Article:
TAMPA - As I walk through the secure zone around the Republican National Convention hall and media workspace, I feel the constant need to say to people, “Folks, my eyes are up HERE.”
I do so because everyone from the heavily armed security guards to the volunteers who point you in the right direction has a singular focus: looking at my chest.
They’re not gawkers, but people wanting to ensure I have the appropriate credential hanging from the lanyard around my neck.
It’s a redundant exercise, because you cannot get within four blocks of either building without having the credential at the initial checkpoints. But even once you are well within the inner security rings, the checks continue.
As Daniel Bongino, a former Secret Service agent now running for the US Senate in Maryland, told the Globe on Monday, the repetition is necessary because discretion is the enemy of security.
If you check everyone, all the time, you miss no one, ever. If you start making exceptions, you might.
The focus on credentials hints at their social status within the temporary community of the convention campus. I’m sure it’s much the same at the Olympics or Super Bowls, though I have never been to either.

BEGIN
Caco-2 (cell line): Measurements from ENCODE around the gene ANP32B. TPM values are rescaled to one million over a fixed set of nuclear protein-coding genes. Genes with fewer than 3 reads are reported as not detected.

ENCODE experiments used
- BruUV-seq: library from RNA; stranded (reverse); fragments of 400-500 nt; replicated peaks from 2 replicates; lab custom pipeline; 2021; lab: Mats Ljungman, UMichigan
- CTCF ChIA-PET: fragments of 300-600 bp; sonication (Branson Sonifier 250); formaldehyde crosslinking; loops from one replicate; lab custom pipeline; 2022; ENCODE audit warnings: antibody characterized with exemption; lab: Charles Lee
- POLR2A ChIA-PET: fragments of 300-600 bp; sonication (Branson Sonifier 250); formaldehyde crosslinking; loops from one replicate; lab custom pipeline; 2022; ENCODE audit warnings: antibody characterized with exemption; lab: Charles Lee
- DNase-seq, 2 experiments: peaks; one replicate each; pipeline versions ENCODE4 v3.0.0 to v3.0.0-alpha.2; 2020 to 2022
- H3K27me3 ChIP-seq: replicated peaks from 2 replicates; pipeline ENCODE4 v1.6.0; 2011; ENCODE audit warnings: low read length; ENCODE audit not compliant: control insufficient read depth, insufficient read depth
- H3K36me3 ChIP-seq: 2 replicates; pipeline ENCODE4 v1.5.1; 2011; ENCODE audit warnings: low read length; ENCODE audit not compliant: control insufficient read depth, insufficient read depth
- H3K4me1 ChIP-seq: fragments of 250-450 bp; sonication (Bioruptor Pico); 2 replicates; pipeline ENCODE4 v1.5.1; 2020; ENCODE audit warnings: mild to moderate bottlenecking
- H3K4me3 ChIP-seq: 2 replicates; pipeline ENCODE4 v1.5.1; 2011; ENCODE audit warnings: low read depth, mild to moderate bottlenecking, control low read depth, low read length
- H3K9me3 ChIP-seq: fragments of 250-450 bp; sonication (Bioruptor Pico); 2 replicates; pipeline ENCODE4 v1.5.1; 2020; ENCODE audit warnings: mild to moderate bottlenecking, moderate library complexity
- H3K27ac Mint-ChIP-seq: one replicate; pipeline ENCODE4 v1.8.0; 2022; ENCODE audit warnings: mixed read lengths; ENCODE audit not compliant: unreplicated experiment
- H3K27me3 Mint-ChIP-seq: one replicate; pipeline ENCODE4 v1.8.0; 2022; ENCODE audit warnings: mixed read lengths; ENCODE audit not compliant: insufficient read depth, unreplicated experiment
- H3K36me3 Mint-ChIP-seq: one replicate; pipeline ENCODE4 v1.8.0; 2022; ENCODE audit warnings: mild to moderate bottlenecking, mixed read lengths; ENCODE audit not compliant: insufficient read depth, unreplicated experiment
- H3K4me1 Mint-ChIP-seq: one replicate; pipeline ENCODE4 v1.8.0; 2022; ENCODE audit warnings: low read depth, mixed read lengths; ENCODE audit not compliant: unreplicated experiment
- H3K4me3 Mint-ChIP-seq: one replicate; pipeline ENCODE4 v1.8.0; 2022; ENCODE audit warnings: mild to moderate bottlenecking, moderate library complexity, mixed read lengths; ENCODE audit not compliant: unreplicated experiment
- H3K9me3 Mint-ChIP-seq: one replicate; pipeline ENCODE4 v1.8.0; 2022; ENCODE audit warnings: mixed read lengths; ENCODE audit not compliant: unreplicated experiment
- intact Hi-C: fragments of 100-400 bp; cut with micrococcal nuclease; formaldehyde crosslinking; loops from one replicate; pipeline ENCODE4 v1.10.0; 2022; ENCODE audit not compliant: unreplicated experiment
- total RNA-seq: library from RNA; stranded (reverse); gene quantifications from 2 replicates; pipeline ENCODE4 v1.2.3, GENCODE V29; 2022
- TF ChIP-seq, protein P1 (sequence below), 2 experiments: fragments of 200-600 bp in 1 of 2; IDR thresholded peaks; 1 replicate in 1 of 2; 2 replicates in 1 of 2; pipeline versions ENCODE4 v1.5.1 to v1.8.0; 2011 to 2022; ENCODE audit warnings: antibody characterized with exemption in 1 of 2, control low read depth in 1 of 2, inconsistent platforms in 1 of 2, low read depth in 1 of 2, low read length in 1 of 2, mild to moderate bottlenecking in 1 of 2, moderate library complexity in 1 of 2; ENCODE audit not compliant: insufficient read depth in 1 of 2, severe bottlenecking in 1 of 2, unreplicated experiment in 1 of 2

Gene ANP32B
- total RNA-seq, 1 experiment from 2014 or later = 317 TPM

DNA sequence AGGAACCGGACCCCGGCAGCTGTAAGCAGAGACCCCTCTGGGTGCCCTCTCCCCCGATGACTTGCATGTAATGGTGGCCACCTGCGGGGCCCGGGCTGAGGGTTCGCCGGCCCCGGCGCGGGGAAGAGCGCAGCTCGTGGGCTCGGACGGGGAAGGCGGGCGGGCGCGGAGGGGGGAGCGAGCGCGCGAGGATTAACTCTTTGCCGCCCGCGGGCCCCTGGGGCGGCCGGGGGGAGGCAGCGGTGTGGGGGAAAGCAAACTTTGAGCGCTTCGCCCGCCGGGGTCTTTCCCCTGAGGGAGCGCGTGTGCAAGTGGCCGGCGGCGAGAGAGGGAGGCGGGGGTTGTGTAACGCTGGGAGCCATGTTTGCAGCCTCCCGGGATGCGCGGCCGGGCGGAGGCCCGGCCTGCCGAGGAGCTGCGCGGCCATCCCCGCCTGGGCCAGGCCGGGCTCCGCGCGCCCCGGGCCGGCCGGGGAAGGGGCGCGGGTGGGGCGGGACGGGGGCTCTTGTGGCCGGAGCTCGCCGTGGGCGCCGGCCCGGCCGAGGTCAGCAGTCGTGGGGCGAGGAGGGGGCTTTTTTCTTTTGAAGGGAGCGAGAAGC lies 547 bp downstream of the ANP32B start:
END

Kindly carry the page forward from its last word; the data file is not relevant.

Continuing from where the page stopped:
Every reporter has a base credential getting them into the media workspace, but then there are different - and fewer - ones required to get into the convention hall and fewer still needed to get onto the convention floor itself.
There are also special credentials to get up into the areas used by TV and radio crews, and one solely for guests of the Tampa Marriott Waterside Hotel & Marina, where presumptive presidential nominee Mitt Romney is staying.
And none of those get you in to the CNN Grill.
The bulk of the 15,000 journalists on site have a weeklong pass getting them into the Tampa Convention Center, their temporary workspace.
But virtually everyone going into the Tampa Bay Times Forum, where the speeches themselves are occurring, must have a different - and additional - pass each day. They are numbered for the days of the week, with “2” being the operative ones today, the second day of the workweek.
Bongino’s former colleagues at the Secret Service add another layer of protection by changing the color of the passes each day. That way, if someone misses you trying to use a No. 1 Monday pass on No. 2 Tuesday, they’re likely to catch their mistake when they spot the different colors between the two days.
Today’s floor passes are baby blue, but don’t think you can get by with a simple color copier.
Today, a half-block before I entered the convention center, a woman reached out to grab my lanyard and inspect not just the front but the back of the credential hanging in front of my chest.
She was looking for fakes.
I felt so violated.